Throughout her story, Farouq Samim, a medical doctor turned fixer (shorthand for a journalist’s guide and translator) is a central character. He becomes her lifeline. As happens in tight relationships built on mutual dependence, at times he and Barker clash. "He most likely resented that he had to work, when he’d rather be with his family, and when I was out behaving like a teenager," she writes. In the end, despite their cultural chasms, they have developed a close and enduring friendship.

Being a Woman Reporter

The obvious intersection of my experience and Barker’s book is that each of us went to Afghanistan as a woman with a mission to report. I met Barker in New York, shortly before I left for Afghanistan. We became quick friends, connecting over our years spent reporting abroad (I was in Mexico)RELATED ARTICLE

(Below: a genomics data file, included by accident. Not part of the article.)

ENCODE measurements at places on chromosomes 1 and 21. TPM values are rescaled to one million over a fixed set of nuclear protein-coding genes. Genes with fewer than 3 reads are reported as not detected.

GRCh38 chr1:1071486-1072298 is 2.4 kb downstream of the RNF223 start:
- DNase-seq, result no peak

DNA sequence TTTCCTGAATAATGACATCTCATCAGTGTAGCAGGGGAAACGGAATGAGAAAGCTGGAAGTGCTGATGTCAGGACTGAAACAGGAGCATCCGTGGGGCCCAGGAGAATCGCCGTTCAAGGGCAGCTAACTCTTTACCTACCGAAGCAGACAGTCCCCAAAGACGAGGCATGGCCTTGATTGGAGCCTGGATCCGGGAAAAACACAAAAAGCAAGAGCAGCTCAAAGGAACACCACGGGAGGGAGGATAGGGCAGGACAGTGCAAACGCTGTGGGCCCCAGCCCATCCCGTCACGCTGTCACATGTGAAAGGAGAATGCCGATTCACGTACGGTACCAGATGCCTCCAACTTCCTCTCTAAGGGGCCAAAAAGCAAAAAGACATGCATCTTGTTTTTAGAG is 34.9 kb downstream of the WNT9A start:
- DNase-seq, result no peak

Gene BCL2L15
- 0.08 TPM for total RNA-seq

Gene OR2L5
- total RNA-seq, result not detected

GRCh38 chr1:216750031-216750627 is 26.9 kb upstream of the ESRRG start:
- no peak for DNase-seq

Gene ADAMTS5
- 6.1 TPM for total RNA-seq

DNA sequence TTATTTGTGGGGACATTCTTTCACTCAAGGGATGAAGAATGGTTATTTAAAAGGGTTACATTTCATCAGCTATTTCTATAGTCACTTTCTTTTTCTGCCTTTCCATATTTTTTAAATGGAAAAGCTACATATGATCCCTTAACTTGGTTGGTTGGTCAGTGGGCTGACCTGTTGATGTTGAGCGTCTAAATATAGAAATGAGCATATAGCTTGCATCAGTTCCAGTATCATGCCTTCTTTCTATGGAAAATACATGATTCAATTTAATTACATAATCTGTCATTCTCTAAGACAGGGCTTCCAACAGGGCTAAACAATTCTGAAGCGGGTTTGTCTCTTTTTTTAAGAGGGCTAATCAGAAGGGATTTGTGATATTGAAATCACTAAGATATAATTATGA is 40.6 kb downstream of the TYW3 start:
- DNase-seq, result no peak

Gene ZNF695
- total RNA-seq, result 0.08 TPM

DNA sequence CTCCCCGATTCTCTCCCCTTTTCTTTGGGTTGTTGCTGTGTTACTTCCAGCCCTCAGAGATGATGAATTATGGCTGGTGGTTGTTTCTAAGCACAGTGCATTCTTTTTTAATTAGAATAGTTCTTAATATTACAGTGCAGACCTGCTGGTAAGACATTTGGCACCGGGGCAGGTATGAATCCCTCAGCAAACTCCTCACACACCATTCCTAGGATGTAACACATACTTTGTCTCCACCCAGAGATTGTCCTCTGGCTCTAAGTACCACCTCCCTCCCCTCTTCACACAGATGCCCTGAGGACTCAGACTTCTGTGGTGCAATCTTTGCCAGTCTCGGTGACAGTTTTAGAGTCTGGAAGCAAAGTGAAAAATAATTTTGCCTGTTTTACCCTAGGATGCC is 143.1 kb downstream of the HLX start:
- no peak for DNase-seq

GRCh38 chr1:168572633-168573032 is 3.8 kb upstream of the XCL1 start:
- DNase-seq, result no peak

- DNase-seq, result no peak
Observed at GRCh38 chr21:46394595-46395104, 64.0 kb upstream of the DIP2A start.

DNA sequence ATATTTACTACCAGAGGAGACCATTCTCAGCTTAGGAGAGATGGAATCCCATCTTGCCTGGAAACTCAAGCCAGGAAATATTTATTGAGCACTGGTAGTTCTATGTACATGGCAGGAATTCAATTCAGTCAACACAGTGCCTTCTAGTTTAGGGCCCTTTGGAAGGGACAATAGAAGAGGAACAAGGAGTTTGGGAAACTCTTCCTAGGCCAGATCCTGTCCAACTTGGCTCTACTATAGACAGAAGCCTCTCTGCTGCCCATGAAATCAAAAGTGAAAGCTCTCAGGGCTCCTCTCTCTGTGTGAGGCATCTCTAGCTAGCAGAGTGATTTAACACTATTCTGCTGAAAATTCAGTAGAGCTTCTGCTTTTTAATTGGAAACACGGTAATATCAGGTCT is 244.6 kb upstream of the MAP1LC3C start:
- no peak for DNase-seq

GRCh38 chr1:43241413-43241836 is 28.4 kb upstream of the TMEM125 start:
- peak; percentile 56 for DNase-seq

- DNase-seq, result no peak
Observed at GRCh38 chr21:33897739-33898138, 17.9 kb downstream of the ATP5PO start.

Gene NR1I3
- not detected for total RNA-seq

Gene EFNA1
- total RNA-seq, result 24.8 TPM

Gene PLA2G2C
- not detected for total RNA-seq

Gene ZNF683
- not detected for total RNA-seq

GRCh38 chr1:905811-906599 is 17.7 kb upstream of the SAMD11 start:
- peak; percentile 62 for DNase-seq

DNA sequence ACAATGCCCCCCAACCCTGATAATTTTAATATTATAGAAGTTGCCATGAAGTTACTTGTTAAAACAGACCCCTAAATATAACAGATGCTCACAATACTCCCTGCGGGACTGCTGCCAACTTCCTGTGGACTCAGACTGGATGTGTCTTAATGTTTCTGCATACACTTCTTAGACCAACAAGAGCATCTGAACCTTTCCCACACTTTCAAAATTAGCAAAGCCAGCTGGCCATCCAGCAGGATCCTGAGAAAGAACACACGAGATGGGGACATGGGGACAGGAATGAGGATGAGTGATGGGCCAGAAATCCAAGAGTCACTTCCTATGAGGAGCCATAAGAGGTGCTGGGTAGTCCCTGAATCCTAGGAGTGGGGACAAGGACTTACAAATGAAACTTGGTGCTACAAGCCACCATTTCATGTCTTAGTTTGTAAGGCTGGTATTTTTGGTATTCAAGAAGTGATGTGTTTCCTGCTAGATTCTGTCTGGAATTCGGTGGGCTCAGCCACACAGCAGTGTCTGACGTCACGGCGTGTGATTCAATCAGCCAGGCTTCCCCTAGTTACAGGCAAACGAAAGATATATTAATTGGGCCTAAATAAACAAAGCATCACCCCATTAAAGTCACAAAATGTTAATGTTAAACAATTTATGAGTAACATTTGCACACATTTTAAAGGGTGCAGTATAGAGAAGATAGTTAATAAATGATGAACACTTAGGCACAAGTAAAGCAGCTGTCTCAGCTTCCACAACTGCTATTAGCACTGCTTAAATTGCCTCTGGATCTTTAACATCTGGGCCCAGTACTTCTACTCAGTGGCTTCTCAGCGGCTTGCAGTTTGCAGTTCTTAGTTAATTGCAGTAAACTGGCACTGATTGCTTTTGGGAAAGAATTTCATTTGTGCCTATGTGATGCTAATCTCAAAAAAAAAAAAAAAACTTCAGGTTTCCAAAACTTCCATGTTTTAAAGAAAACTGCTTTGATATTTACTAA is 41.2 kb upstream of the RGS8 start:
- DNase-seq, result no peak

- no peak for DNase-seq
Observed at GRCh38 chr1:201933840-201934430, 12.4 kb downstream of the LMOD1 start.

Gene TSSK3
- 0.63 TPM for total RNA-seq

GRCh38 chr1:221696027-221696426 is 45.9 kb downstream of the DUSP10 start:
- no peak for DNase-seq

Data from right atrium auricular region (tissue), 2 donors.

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and the transition back to the United States. Yet as I read about her life in Afghanistan, especially, I discovered similarities between her experiences and mine. Her words drew me in. It’s true, as she observes, that being female can be an advantage in Afghanistan, in part because Western women are still curiosities there, especially outside Kabul. As Barker puts it, we are "the third sex, immune to the local rules for women." This means we can interview women in places off-limits to most men—in kitchens and bedrooms or other rooms inside a house; these are places where emotions and personal views will often emerge, enriching our reporting. At the same time, as reporters, we go to meetings of U.S. marines and local Afghan militia members and sit-downs with mullahs, giving us a dual perspective, both intimate and official.